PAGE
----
Illustration: Chelsea Beck (Gizmodo)

Liza Lizarraga has spent hours combing through paper and digital archives to track her family’s history the old-fashioned way, and she has spit in a test tube to find out what morsels of her family’s history might be revealed by her DNA. In September, though, Lizarraga will walk the same path as her ancestors when she visits the German town of Höchstadt an der Aisch, where her great-great-great-grandmother is from.

It is the third vacation that Lizarraga, a retired resident of the Los Angeles suburbs, has taken with the aim of exploring her European roots. It is the first trip, though, for which she hired a professional to help her do it. James Derheim of the tour company European Focus will lead Lizarraga and her husband of 25 years on a personalized tour of the small German towns to which Lizarraga had traced her roots. In advance of the trip, Derheim even visited the house where Lizarraga’s great-great-great-grandmother lived in Höchstadt, in hopes that come September Lizarraga will be able to take a peek inside.

“If I take a DNA test and it tells me I’m German, that doesn’t necessarily tell me anything,” Lizarraga said. She doesn’t just want to know the broad strokes of where her ancestors might have hailed from at some point in history. She wants to see where her great-great-great-grandmother actually lived.

“I am fully 100 percent American,” she said, “But I want to know where my family is from.”

Millions of other Americans have plopped their spit in the mail in hopes of shedding light on how their ancestors wound up here. But what happens after you find out you’re 32 percent Scandinavian, 11 percent Middle Eastern and 1 percent Ashkenazi Jew? For a growing number of people, the next step is to take a trip to see where their ancestors are from.

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Liza Lizarraga’s parents visiting the Czech home where her father’s grandmother grew up, in 2005.
Photo: Liza Lizarraga

Many ancestry tourists like Lizarraga have spent hours painstakingly combing through physical and digital records to piece together the puzzle of their ancestry. For the more casual family historian, though, tracing their heritage amounts mostly to shipping their DNA to a company like 23andMe. DNA testing alone doesn’t always result in an exactly accurate picture of a person’s heritage, but then again, that isn’t really the point. Most people are looking to feel special and to find a connection to the past.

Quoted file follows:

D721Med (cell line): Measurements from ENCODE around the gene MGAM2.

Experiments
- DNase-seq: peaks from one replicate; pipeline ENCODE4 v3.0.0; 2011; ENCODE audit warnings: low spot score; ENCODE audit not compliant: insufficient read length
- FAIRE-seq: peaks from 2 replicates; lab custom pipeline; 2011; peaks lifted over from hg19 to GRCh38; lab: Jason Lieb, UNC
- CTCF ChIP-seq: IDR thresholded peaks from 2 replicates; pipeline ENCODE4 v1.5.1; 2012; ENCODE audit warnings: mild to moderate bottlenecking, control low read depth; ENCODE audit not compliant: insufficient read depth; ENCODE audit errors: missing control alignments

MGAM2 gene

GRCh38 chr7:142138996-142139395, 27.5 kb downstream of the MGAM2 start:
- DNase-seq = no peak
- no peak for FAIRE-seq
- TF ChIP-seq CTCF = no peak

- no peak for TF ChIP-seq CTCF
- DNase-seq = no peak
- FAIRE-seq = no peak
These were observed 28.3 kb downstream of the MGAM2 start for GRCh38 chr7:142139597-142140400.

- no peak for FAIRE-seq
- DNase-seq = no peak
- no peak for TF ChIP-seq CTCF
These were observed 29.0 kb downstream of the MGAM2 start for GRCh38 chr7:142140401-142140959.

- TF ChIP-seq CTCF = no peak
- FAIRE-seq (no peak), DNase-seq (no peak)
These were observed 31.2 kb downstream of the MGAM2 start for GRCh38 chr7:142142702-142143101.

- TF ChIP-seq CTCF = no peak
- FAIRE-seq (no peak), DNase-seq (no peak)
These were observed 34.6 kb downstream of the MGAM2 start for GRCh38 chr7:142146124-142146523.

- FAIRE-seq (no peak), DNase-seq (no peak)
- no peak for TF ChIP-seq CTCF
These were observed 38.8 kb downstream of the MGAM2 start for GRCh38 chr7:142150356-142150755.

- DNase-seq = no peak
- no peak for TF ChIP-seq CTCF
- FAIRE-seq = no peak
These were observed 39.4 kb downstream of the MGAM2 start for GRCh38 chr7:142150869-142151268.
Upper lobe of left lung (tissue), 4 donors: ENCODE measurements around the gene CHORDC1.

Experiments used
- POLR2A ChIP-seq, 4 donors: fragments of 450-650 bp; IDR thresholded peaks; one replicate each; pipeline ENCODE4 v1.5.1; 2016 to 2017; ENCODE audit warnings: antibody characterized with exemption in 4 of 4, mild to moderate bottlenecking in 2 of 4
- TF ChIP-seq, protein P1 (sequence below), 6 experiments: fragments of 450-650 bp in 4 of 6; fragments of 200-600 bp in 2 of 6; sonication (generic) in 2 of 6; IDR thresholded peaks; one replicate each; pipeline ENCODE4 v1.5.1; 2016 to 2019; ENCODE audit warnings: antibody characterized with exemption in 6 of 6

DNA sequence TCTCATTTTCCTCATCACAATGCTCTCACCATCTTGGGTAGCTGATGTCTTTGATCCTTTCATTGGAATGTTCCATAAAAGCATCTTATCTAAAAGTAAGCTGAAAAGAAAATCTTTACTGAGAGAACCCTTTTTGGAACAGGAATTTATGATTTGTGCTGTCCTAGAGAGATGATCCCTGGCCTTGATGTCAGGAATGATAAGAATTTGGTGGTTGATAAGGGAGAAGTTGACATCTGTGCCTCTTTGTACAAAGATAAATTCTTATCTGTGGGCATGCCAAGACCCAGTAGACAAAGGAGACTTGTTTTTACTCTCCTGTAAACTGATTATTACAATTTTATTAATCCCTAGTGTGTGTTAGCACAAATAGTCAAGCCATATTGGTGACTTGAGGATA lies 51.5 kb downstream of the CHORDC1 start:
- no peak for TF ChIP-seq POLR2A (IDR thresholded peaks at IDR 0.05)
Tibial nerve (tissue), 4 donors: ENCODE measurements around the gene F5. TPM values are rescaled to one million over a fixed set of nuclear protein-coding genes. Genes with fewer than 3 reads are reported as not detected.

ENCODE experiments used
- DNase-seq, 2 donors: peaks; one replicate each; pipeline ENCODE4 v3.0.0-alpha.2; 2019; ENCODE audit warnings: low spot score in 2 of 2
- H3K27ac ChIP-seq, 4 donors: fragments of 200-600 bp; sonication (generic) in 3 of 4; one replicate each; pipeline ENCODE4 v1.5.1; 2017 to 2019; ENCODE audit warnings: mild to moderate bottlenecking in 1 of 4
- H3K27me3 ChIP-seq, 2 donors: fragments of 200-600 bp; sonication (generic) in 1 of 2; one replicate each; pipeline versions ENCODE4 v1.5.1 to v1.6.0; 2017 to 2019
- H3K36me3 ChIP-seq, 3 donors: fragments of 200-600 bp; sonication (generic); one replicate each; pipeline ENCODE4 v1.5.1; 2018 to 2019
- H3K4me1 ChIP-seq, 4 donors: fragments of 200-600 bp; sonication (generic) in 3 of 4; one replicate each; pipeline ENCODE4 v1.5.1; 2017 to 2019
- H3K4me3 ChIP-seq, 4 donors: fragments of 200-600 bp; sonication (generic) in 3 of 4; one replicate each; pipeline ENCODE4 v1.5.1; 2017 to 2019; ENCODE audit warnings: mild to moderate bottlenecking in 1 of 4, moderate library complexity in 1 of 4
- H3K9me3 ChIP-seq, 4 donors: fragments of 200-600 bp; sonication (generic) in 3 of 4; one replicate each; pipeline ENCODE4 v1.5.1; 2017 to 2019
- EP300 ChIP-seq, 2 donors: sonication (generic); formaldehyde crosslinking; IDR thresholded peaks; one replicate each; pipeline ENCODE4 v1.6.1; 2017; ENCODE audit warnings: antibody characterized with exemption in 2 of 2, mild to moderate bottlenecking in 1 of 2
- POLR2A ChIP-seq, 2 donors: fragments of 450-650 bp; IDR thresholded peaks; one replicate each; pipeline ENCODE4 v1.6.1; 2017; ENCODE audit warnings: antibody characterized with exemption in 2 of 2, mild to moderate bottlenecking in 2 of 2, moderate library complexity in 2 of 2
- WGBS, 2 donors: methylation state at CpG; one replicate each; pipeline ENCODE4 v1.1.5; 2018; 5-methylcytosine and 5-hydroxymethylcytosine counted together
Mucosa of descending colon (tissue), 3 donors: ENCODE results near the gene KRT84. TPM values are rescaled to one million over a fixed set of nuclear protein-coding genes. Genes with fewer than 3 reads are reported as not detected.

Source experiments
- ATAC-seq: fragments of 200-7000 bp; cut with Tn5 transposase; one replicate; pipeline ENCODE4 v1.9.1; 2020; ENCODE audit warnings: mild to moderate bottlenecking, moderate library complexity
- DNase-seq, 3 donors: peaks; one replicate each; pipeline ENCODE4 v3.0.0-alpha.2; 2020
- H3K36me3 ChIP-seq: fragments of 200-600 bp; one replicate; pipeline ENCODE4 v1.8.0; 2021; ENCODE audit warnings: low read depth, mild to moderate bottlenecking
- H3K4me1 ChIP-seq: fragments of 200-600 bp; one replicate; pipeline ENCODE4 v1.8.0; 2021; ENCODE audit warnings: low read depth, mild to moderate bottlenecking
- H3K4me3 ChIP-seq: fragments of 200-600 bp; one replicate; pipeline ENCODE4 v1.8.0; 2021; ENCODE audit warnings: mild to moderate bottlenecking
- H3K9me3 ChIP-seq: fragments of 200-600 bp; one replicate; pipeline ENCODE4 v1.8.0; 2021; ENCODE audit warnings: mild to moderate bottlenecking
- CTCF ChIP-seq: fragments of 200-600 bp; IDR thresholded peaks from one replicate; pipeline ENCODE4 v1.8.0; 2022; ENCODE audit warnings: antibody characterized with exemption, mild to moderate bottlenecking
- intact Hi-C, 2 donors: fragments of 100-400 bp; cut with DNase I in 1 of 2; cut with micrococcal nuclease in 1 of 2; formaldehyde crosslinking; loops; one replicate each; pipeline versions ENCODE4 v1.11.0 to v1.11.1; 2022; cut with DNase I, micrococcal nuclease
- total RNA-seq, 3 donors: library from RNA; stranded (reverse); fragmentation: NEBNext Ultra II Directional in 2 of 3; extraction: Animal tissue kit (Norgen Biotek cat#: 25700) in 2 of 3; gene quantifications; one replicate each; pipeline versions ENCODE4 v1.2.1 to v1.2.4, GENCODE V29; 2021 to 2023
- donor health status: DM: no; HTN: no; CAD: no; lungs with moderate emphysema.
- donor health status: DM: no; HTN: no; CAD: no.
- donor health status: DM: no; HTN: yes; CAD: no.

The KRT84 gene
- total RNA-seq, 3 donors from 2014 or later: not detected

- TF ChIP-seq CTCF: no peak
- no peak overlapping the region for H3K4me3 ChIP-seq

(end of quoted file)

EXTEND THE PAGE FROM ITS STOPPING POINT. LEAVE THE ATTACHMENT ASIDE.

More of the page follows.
“This form of tourism is growing rapidly and is increasingly popular as western societies age,” Dallen Timothy, a professor at Arizona State University and editor of the Journal of Heritage Tourism, told Gizmodo. “People want to get back to their roots, the simpler ways of life they tend to associate with their ancestors. It’s a way of stepping back in time.”

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Last fall, Ancestry.com joined the smattering of smaller tour outfits like European Focus that offer genealogy-themed vacations when it launched its Guided Ancestry Tours program in partnership with Go Ahead Tours. In October, a professional Ancestry genealogist led 28 people on a tour of Ireland.

The tour was such a success that Ancestry is expanding the program to four more locations, including Italy and Germany, this summer. In November, it will also offer a week-long cruise in which people can retrace their ancestor’s steps, crossing the Atlantic from Southhampton to American aboard the Queen Mary 2 while attending lectures and workshops with Ancestry’s professional genealogists.